It’s mystifying how hard “The Circle” works to achieve nothing at all. This film just doesn’t know what it wants to do or say. Characters are set up, plot points are planted, ideas are explored — but all with the precision of a flash flood.

The Film is based on the 2013 Dave Eggers novel by the same name. It follows Mae Holland, working at the powerful tech company: The Circle. The movie starts with Mae (Emma Watson) kayaking. While out on the lake she gets a text. She sighs and puts her phone away. This is the only scene we get alone with her and all we have to understand her as a character.

Five minutes later we’ve been introduced to her friends Mercer (Ellar Coltrane) and Annie (Karen Gillan), and her parents (Bill Paxton and Glenne Headly) and she’s started her job at The Circle.

She becomes the center of a new project the company is working on. Her bosses Bailey (Tom Hanks) and Stenton (Patton Oswalt) have her wear a camera at all times to livestream her every moment. They pitch it as the future of human kinship, but it’s really some kind of poorly thought out grab at mass indoctrination. The movie glazes over this aspect in favor of portraying Mae’s new form of living. And there are no scenes depicting the apprehensive Mae coming to enjoy this streaming. She gets a scene in which she gives her audience an overly joyful “good morning,” and from then on she’s sold on the whole idea. This feels less like her character developing and more like it snapping in half.

The movie tries to make up for its rushed exposition by connecting each scene with robotic dialogue. It seems that the film figures we won’t notice the lack of humanity in its characters if the plot keeps moving: like when Mae and Mercer are having their first conversation since Mae got her job. This is only the second time we’ve seen them interact in the movie and they’re supposed to be old friends. But the second thing out of Mercer’s mouth after “how ya doin” is something about not trusting technology. The film doesn’t set this up as on-going tension between them. It just wants to abruptly introduce that The Circle might not be a virtuous as Mae sees it right then. Ellar Coltrane’s stunningly poor acting doesn’t help.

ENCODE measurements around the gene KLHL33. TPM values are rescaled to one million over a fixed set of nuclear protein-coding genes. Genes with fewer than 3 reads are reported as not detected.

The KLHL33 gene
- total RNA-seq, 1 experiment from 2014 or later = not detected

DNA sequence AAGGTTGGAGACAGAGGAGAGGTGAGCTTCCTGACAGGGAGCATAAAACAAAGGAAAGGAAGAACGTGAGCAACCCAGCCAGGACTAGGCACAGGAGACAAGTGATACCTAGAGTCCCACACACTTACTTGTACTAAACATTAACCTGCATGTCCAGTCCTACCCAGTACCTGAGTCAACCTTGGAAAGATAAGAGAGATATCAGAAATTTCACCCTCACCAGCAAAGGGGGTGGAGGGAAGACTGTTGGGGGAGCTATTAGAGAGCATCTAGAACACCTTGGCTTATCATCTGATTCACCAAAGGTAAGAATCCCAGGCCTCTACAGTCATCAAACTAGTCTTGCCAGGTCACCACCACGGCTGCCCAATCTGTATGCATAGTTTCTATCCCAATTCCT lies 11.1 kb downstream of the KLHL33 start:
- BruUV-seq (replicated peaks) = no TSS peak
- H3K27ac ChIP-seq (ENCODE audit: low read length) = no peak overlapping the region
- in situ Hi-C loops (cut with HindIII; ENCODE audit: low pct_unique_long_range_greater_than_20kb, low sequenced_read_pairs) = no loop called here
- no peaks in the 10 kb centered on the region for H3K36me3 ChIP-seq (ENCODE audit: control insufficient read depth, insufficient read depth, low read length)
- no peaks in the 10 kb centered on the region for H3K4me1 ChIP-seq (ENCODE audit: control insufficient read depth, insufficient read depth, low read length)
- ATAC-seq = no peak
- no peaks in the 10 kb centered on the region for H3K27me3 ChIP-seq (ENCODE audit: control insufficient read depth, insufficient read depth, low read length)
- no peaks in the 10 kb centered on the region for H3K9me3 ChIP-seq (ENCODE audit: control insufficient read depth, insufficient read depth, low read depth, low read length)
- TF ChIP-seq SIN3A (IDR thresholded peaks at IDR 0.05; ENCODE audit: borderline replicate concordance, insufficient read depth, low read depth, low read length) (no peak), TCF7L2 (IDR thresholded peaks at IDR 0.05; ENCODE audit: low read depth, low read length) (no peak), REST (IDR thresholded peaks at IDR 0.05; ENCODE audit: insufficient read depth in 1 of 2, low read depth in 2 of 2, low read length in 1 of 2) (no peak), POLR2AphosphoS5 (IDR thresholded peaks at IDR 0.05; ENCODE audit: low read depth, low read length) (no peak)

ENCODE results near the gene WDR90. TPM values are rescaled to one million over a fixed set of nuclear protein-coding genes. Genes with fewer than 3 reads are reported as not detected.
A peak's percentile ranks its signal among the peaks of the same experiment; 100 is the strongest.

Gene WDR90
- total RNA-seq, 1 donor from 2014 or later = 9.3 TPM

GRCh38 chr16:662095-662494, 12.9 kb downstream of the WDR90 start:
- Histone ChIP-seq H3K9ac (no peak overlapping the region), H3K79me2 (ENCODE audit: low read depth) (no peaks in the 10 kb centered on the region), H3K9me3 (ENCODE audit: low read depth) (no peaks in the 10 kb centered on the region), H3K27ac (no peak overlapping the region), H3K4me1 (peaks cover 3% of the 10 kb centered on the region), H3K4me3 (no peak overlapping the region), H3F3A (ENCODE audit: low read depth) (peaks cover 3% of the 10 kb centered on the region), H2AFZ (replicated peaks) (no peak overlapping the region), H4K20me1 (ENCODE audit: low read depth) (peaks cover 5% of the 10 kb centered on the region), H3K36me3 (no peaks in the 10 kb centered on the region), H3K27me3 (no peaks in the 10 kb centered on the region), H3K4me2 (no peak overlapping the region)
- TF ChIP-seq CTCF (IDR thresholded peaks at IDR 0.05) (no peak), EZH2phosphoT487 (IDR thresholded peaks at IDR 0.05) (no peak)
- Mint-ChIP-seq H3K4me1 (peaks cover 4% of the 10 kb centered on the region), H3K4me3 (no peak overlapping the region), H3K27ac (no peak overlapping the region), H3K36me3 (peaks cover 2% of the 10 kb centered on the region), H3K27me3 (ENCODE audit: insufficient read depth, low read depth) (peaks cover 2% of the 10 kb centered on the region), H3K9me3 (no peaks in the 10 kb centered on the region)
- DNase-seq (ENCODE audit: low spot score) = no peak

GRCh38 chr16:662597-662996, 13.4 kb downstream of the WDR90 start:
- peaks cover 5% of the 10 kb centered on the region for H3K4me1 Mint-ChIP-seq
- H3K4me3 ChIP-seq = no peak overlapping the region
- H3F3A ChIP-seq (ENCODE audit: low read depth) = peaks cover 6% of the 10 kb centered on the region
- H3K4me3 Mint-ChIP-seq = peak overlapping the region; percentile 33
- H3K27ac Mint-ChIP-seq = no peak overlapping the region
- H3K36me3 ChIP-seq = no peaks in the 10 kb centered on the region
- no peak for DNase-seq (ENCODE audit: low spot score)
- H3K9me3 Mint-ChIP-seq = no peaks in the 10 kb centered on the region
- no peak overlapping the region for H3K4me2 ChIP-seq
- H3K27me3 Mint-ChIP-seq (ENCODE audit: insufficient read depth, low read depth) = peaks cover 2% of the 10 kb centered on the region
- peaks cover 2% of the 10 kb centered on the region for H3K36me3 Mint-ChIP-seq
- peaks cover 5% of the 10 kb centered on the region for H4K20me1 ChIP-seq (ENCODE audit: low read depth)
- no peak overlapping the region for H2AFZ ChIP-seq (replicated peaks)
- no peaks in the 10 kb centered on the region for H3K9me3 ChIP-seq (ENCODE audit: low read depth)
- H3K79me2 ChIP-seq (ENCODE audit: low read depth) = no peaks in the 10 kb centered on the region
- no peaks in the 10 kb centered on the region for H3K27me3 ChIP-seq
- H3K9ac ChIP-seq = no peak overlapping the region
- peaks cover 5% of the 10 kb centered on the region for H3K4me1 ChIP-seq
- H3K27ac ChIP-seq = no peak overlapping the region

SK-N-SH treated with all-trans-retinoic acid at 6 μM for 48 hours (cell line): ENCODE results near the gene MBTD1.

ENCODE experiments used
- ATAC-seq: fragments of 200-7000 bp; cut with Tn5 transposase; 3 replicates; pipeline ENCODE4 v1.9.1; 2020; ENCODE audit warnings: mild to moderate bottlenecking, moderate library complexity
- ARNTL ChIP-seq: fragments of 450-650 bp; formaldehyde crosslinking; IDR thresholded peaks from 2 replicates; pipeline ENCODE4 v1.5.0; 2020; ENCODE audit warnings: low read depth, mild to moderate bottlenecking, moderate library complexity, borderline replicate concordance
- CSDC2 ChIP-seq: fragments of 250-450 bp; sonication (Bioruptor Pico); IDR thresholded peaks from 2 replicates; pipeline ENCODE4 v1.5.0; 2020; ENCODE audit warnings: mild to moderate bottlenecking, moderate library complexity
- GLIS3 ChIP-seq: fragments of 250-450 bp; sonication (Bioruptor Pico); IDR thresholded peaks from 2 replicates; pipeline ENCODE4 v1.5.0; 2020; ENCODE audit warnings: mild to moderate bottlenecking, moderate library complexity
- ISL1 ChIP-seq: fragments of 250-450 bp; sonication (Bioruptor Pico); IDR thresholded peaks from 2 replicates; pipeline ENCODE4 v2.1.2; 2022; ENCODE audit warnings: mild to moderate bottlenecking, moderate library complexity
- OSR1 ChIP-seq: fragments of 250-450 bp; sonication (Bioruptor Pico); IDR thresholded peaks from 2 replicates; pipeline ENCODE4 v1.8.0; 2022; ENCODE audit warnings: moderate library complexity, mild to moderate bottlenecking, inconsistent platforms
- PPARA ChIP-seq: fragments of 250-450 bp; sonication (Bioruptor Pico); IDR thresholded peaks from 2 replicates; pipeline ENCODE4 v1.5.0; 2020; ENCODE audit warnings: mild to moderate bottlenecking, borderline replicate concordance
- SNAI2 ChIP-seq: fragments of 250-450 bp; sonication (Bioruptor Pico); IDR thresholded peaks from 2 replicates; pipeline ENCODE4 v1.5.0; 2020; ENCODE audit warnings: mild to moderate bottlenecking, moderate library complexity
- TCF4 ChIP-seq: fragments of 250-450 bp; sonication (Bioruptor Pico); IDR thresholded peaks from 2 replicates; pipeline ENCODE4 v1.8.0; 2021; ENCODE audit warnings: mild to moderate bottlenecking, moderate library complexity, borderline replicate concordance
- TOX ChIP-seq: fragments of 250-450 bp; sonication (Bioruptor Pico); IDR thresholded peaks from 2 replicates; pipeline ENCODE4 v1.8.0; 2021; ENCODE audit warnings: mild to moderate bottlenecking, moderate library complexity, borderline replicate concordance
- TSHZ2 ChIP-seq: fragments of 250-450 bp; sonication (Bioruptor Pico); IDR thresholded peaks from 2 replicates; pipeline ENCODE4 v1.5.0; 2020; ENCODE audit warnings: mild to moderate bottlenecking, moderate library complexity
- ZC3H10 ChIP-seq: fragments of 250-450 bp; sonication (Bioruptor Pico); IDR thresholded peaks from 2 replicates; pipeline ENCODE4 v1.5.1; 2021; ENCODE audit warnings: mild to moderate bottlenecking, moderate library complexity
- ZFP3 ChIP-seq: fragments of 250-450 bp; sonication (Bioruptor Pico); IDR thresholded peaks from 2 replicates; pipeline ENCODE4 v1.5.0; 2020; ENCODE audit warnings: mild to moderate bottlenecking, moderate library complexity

But even the plethora of actually quality actors in “The Circle” can’t make its disjointed interactions natural. The film is desperately tinkering with the shape of its characters — and this only opens the door to more inconsistencies.

Mae is the least sound character. But she isn’t the only flip-flopper. Mae’s coworker Ty (John Boyega) is the creator of the app TruYou, which is what has given The Circle all of its success so far. He hates what the company has become and is planning to do something to take it down. He tells Mae that he sees the company’s mass surveillance project as a threat to individuality. He and Mae talk only twice in the film. But with one phone call from her later in the movie, Ty just flips and helps her on her way as she takes control of The Circle. There are no scenes to show that he would be okay with this, nor are there scenes implying that Mae is tricking him. It’s absurd.

The film poses several questions while Mae streams her life. What are the consequences of social media we have yet to realize? How might authoritarians in control of technology direct collective experience?  These are important questions in our time, but you won’t find any answers here. “The Circle” has no perspective. It drops its murky theses at our feet and leaves us with the needle-nosed task of extracting them from its messy pretenses — and it expects us to be satisfied with these boilerplate hot takes. This film is frantic for a direction, but it can’t even manage to go in circles.